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Japanese students return the favor

October 11, 2013
By Tony Phifer

The Japanese Student Association, inspired by memories of Americans helping their country in time of need, banded together to support CSU's flood victims.

Natsumi Habara, left, and Nami Oguni and other members of CSU's Japanese Students Association helped raise more than $600 for CSUCares.All seemed well in Nami Oguni’s world on the afternoon of March 11, 2011. She was ordering food at her favorite American-style fast food restaurant, KFC, in downtown Tokyo, and preparing to dine with friends.

Suddenly, the floor began to shake. Restaurant displays crashed to the floor, and patrons began to scream. Unable to stand up, she hit the floor amid the violent vibrations.

“The shaking felt like it lasted forever,” Oguni said. “I thought I was going to die.”

Oguni and her friends had just experienced the first wave of destruction caused by the Tohoku earthquake, a massive temblor off the coast of Japan that registered 9.0 on the Richter scale. It triggered a massive tsunami that left 15,883 dead, injured thousands of others and caused more than $250 billion in damage.

Terrifying experience

With trains unable to move and communications wiped out, Oguni had to walk nearly 20 kilometers (12-plus miles) through the rubble to get to her home in the Tokyo suburbs. Her family had no idea if she was alive or dead until she arrived several hours later.

“It was a terrible experience,” she said.

Hundreds of miles away in Hiroshima, in southwest Japan, Natsumi Habara was not directly impacted by the historic quake. The damage in Hiroshima was minimal compared to cities on the eastern side of the island nation, but the disaster affected all Japanese.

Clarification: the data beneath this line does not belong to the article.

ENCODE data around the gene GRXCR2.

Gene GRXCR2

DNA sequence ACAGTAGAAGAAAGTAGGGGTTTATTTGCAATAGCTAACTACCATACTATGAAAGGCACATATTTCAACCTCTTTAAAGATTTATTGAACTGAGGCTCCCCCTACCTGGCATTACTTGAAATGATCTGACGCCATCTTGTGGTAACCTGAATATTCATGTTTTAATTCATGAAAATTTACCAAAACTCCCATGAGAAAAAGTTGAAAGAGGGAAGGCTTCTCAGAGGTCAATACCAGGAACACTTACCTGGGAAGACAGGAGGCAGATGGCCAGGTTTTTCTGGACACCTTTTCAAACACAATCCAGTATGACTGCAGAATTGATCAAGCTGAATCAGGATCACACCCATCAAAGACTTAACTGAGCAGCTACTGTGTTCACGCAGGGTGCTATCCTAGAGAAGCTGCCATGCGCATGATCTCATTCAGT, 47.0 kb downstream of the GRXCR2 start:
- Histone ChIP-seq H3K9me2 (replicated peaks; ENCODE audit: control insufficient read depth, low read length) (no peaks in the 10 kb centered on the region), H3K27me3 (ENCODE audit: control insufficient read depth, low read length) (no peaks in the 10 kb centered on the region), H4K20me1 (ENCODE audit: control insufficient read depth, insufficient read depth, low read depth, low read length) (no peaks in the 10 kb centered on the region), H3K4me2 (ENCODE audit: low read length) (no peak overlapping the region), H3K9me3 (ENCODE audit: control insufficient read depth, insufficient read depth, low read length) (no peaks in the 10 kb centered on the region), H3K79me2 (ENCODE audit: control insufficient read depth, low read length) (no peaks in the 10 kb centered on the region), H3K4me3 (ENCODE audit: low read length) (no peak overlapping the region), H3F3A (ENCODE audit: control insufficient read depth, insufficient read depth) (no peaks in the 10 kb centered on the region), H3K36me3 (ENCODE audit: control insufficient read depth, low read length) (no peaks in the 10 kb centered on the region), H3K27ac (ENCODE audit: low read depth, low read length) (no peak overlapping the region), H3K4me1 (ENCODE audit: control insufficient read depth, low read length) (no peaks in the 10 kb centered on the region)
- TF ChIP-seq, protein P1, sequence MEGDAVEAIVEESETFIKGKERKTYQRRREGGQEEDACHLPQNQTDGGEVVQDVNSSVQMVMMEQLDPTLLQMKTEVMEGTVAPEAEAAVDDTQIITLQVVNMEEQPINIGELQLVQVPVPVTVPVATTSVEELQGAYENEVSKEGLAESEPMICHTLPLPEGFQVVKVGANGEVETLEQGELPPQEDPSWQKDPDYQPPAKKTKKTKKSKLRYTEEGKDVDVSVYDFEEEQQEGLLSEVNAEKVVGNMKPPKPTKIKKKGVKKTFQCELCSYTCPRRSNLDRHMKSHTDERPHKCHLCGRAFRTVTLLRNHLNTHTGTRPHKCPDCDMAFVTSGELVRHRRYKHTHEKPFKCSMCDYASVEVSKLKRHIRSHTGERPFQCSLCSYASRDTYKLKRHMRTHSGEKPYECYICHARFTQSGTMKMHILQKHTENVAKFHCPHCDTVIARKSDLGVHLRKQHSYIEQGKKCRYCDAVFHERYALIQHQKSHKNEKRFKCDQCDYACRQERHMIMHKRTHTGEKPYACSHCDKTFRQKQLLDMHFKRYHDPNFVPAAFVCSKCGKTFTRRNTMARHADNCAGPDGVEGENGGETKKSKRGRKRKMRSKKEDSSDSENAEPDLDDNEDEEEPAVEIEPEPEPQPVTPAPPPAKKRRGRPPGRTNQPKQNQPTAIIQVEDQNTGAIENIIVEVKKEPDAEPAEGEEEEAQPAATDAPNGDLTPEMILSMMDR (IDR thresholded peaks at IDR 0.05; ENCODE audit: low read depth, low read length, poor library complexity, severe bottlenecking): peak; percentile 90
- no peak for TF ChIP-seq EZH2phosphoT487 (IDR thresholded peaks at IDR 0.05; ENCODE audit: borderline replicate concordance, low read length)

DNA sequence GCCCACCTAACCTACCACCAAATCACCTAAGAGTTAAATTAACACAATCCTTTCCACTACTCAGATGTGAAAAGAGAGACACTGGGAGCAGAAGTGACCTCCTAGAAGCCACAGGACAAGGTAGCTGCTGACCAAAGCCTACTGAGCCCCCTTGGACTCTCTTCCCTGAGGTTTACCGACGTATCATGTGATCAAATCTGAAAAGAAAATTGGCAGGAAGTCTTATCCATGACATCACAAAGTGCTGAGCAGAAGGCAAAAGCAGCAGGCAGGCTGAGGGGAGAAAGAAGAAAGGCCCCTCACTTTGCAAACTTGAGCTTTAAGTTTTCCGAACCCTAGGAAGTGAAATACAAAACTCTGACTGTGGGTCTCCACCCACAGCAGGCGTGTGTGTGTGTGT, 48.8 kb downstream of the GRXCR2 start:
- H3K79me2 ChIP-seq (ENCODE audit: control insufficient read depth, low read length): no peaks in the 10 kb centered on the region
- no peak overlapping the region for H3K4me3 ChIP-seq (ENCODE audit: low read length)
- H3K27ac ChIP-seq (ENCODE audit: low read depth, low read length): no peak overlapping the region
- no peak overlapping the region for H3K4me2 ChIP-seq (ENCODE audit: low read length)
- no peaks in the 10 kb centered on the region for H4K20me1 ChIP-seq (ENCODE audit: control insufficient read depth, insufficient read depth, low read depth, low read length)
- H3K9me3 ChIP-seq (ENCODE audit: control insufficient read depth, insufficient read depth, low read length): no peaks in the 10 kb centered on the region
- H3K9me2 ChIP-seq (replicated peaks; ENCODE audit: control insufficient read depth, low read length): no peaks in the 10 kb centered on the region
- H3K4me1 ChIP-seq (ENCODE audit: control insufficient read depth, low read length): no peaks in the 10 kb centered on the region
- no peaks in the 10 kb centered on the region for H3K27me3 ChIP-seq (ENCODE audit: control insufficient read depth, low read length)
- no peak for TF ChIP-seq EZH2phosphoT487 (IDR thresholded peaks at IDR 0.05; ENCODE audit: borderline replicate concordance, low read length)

“My family was OK, but it was hard to deal with because so many people died and so many lost their homes,” Habara said.

Vivid memories

Oguni and Habara didn’t know each other at the time, but both were struck by the generous outpouring of support from around the world – particularly the United States – as the recovery process began. So, after they arrived in January at CSU as exchange students and watched recently Colorado struggle to recover during the worst flooding in the state’s history, they were moved to action.

This note accompanied the money raised for flood victims by the Japanese Students Association.Oguni (president) and Habara (vice president) convinced fellow members of the Japanese Students Association to raise money for CSUCares, which provides immediate disaster relief support to CSU students, faculty, staff, and retirees.

“We were shocked when the flooding took place,” Oguni said. “We remember what it was like when the tsunami hit Japan. The American people helped Japan recover, so we wanted to help the people of Colorado.”

Fundraising, Japanese style

With guidance from Mako Beecken, a Japanese instructor at CSU for more than 20 years and the JSA faculty adviser, the students set up a table at the Lory Student Center seeking donations. The event, unfortunately, was a complete bust.

Beecken made some suggestions and loaned students some of her authentic Japanese games and clothing. The students, with Habara donning a kimono, set up a booth requesting donations to play the games. It was a huge hit, and JSA raised more than $665 dollars in four hours.

“I experienced the 1997 flood here in Fort Collins, when my office was totally destroyed, so I know what people are going through after the recent flooding,” Beecken said. “I’m so proud that our Japanese students found a way to help victims here. I think they did a wonderful job.”

Donations still needed

To date, CSU has helped 33 families affected by flooding, with more aid applications coming in. Although the CSU community, including organizations like the JSA, has been very generous the fund is almost depleted. You can help by donating online to CSUCares.